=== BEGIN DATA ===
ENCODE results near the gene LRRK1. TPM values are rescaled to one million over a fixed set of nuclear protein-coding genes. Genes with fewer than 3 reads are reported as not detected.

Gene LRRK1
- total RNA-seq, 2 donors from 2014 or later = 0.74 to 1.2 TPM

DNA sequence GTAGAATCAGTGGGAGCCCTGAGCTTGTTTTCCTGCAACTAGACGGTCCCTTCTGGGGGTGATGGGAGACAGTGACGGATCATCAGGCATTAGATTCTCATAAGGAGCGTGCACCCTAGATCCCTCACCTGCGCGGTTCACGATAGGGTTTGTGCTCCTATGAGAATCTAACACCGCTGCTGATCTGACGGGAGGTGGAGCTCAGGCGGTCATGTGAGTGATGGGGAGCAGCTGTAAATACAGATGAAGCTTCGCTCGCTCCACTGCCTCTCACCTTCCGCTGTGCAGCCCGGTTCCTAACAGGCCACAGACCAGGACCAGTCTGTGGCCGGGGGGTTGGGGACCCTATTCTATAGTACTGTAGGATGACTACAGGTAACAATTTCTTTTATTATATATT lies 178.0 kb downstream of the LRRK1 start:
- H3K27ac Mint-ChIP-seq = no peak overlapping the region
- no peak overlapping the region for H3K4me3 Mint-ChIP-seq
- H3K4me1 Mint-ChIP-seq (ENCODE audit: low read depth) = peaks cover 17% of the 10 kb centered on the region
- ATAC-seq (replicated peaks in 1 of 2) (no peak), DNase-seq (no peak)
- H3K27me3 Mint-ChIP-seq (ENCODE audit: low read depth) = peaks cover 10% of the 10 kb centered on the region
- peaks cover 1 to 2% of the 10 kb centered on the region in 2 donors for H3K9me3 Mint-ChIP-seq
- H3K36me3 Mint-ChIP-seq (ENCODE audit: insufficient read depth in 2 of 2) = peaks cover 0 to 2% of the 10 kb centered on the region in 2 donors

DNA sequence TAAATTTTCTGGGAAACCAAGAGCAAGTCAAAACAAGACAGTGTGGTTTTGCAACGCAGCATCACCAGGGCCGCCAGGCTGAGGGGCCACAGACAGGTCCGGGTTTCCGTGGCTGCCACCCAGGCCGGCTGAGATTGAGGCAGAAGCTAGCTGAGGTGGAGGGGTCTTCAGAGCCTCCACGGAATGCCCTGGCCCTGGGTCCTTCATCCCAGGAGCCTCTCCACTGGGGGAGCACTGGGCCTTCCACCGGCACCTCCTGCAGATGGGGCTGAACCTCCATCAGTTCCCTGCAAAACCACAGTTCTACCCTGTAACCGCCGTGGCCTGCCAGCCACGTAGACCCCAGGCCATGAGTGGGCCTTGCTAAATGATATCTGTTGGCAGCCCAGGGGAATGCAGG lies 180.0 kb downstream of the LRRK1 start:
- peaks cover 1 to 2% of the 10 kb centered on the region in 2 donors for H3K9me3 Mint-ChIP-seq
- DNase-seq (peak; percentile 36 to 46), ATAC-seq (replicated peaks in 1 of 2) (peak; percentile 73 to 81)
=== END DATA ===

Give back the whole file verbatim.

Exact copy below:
ENCODE results near the gene LRRK1. TPM values are rescaled to one million over a fixed set of nuclear protein-coding genes. Genes with fewer than 3 reads are reported as not detected.

Gene LRRK1
- total RNA-seq, 2 donors from 2014 or later = 0.74 to 1.2 TPM

DNA sequence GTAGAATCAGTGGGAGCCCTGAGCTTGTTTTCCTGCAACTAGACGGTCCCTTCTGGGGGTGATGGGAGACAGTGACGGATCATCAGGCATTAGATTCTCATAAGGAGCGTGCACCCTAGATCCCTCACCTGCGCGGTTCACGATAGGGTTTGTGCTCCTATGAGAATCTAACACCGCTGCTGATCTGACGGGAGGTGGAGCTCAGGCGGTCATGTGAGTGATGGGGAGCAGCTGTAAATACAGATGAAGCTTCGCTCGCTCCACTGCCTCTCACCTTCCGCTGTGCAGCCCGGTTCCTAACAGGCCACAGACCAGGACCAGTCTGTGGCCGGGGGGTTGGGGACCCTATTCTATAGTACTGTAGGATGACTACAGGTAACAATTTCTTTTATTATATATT lies 178.0 kb downstream of the LRRK1 start:
- H3K27ac Mint-ChIP-seq = no peak overlapping the region
- no peak overlapping the region for H3K4me3 Mint-ChIP-seq
- H3K4me1 Mint-ChIP-seq (ENCODE audit: low read depth) = peaks cover 17% of the 10 kb centered on the region
- ATAC-seq (replicated peaks in 1 of 2) (no peak), DNase-seq (no peak)
- H3K27me3 Mint-ChIP-seq (ENCODE audit: low read depth) = peaks cover 10% of the 10 kb centered on the region
- peaks cover 1 to 2% of the 10 kb centered on the region in 2 donors for H3K9me3 Mint-ChIP-seq
- H3K36me3 Mint-ChIP-seq (ENCODE audit: insufficient read depth in 2 of 2) = peaks cover 0 to 2% of the 10 kb centered on the region in 2 donors

DNA sequence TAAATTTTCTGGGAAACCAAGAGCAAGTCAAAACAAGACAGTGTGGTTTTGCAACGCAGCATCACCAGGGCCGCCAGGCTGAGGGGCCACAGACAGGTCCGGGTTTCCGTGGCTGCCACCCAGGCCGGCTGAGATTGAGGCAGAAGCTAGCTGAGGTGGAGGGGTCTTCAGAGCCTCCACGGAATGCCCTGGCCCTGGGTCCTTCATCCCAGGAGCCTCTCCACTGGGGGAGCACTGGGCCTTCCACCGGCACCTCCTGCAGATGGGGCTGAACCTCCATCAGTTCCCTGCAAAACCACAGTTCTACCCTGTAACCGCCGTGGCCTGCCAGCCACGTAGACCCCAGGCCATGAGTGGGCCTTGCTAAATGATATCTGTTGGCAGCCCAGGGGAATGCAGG lies 180.0 kb downstream of the LRRK1 start:
- peaks cover 1 to 2% of the 10 kb centered on the region in 2 donors for H3K9me3 Mint-ChIP-seq
- DNase-seq (peak; percentile 36 to 46), ATAC-seq (replicated peaks in 1 of 2) (peak; percentile 73 to 81)